Telling students that they must validate the reliability of their sources when doing research is not enough. You still have to teach them how to do it! To help you support them, here are nine criteria that help determine a credible source on the Web.
These nine criteria are summarized from this Edutopia article (in English). Check it out for more information and relevant examples.
From about age 10, young people should gradually be able to assess the content and origin of the information they consult on the Internet. This skill is essential today, for both children and adults, so that they can make informed choices about consumption, for example, and develop a better understanding of the world.
The reliability of a website essentially depends on three elements:
- distinguish appearance and content
- discover the source of the information
- determine the intentions of the authors
Taken alone, these elements do not lend any credibility to a site, but together they can dismiss many dubious sources.
Distinguish between appearance and content
Relying on the appearance of a site does not make it possible to judge the quality of the information it contains. Thus, distinguishing appearance and content is therefore an essential learning. Here are four questions to ask yourself.
- Is the site easy to navigate? A Web page with good navigation ergonomics will allow visitors to find information quickly with as few clicks as possible. He won't try to lose the reader, distract him or take him somewhere else.
- Are there many advertisements or pop-up windows? A serious site will avoid bombarding the visitor with useless information or misleading advertisements.
- Does the site have any grammatical or syntax errors? A website's reputation will be greatly damaged by the presence of language errors. A serious organization will ensure the linguistic revision of its content.
- Do the images serve the purpose? Graphical representations of an informational site should not be intended to entertain or distract the reader. On the contrary, the images must facilitate the understanding of the text.
Discover the source of the information
Before considering the information of a site, it is essential to know the source. The "About" and "FAQ" sections will allow you to learn more about the authors. The answers to these three questions will guide you.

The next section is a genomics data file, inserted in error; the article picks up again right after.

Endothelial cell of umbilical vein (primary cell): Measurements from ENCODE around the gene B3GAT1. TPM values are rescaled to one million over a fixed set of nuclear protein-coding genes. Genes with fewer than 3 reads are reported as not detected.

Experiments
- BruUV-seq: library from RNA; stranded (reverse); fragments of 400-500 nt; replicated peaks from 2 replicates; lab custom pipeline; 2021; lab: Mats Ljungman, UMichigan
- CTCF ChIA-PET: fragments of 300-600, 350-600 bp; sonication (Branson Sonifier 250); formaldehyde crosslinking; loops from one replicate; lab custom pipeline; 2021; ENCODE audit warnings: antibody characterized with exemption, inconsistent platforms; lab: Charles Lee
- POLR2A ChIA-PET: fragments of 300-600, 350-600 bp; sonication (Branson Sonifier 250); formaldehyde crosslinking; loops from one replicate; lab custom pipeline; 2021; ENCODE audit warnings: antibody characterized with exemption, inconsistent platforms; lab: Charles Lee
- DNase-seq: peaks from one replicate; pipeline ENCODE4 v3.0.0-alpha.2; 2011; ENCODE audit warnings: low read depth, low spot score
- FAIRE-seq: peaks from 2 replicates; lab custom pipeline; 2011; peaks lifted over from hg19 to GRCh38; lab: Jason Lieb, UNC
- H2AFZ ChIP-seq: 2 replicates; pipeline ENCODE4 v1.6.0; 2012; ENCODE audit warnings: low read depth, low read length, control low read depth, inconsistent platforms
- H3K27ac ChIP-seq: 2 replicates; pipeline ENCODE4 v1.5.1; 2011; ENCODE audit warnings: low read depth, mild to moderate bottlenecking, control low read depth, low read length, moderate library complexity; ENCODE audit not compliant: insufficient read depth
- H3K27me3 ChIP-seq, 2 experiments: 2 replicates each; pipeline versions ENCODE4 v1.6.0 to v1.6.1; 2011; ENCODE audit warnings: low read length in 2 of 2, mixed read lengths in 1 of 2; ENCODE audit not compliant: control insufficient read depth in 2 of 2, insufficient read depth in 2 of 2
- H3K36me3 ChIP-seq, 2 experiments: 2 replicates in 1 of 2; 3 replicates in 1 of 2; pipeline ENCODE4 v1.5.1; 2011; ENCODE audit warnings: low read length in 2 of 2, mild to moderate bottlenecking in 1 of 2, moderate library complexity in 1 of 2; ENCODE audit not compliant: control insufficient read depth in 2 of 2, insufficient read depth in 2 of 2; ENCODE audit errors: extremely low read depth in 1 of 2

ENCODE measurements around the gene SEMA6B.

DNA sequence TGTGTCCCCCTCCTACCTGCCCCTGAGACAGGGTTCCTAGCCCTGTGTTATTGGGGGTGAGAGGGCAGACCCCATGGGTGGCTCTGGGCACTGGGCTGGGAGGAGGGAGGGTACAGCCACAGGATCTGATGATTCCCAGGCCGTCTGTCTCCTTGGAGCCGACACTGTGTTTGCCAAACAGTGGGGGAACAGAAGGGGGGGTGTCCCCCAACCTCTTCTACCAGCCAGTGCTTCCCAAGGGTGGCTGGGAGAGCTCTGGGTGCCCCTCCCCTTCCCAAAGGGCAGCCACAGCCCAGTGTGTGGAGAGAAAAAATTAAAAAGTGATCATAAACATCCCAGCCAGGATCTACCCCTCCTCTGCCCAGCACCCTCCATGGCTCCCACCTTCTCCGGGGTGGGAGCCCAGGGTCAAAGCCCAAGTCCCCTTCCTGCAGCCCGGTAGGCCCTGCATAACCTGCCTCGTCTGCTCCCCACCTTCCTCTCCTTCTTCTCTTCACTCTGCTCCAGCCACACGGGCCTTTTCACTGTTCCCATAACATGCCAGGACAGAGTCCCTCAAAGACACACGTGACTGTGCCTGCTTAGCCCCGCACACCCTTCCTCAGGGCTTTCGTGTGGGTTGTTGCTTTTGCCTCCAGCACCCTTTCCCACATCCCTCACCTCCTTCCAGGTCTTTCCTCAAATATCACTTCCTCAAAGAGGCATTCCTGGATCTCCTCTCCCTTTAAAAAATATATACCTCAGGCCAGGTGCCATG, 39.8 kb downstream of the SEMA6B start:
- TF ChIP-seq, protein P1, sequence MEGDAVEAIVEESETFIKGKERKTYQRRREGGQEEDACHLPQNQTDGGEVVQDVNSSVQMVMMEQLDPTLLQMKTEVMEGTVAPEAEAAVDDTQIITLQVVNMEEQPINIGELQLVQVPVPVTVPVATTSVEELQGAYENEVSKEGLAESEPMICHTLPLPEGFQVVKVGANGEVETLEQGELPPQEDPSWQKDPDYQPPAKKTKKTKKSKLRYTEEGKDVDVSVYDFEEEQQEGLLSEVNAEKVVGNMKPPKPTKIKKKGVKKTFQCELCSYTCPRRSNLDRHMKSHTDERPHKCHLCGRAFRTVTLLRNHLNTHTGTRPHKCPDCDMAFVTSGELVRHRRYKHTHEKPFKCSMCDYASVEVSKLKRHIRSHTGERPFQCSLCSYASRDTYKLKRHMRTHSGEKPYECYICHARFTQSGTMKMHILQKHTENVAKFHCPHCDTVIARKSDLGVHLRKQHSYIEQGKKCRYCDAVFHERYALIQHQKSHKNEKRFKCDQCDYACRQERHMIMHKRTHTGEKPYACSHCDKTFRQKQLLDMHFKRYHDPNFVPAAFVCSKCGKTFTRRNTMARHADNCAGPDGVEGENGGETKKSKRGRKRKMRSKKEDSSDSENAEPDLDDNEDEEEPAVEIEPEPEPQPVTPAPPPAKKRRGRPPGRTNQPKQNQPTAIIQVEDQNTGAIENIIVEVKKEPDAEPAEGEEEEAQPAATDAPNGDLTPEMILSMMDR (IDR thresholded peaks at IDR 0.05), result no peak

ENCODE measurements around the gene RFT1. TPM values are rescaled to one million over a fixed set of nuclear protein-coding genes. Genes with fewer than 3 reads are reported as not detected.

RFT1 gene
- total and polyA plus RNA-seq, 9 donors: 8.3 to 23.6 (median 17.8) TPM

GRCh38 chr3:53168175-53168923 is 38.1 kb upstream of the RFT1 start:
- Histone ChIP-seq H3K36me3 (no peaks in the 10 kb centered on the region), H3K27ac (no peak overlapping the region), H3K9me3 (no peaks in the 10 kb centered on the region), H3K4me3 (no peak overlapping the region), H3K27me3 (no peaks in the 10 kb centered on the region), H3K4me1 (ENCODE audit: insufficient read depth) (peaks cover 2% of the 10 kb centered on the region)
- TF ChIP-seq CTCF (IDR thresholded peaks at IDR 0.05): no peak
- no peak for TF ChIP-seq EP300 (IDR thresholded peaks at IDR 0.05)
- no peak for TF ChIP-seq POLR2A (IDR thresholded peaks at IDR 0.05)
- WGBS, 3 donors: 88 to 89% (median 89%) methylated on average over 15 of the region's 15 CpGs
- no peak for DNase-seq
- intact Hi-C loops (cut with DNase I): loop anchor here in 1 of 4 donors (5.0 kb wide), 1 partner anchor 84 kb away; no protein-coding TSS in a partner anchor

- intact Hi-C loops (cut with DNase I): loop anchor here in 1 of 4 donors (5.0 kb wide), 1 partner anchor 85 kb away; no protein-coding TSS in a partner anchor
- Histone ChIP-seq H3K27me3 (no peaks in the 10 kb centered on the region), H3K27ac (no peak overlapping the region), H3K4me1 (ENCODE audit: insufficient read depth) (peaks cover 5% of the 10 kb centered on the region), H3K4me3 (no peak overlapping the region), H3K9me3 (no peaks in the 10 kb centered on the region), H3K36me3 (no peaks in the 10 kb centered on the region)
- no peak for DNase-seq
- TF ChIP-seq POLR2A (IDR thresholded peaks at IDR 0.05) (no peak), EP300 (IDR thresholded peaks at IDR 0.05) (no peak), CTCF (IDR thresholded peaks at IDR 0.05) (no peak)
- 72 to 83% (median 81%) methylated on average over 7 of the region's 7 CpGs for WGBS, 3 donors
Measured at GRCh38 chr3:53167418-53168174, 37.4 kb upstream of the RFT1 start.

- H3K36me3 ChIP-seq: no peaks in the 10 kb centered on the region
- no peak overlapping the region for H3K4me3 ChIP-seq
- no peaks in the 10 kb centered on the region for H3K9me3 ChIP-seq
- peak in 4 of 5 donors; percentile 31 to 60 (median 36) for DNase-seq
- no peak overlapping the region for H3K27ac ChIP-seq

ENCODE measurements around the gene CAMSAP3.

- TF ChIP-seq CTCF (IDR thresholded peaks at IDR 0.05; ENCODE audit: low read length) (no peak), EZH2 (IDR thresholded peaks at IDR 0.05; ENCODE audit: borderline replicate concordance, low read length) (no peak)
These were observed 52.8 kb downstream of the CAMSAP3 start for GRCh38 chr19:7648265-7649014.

- Is the domain name evocative? The URL address will provide information on the credibility of the authors. For example, the .gouv, .gov or .edu extensions are protected and provide some legitimacy. On the contrary, extensions such as .com, .org or .net are assigned to anyone.
- What is the qualification of the authors? A reliable site will give the name of the organization to which it relates or that of its authors. The qualification or title of the writers should also appear. Some additional research may validate their reputation.
- Does the site offer links to other reliable sites? A relevant webpage will recommend links to trusted organizations. One can also check if similar plausible sources give the former as a reference.
Determine the intention of the authors
Depending on the age of the student, determining the intention of the authors is probably the most difficult to identify. Indeed, the intention of a person or an organization can sometimes be deliberately hidden or misleading. Even adults get caught up in it. These two questions will make it clear.
- Does the site have biases? A credible site will publish objective facts and not interpretations or opinions. It will not present bias and will not try to convince or sell products.
- Can we validate certain quotes, images, information? A reliable site will offer original information or correctly cite its sources. It is easy to verify the origin of a text extract by simply copying and pasting into a search engine. For images, specialized tools, such as Google Images, make it possible to find the author of a photo.
It is relatively simple to incorporate these elements into the teacher's planning. Each activity or learning situation is an opportunity for students to develop their critical thinking skills. It may also be interesting to have the student discriminate, using the above-mentioned criteria, certain sites chosen by the teacher. These are all opportunities for students to sharpen their judgment when surfing the Internet, a skill that they can easily transfer to their daily lives.
Dimension (s) of digital competence related to this article
4- Develop and mobilize your information culture
11- Develop critical thinking towards digital technology
To see the Framework.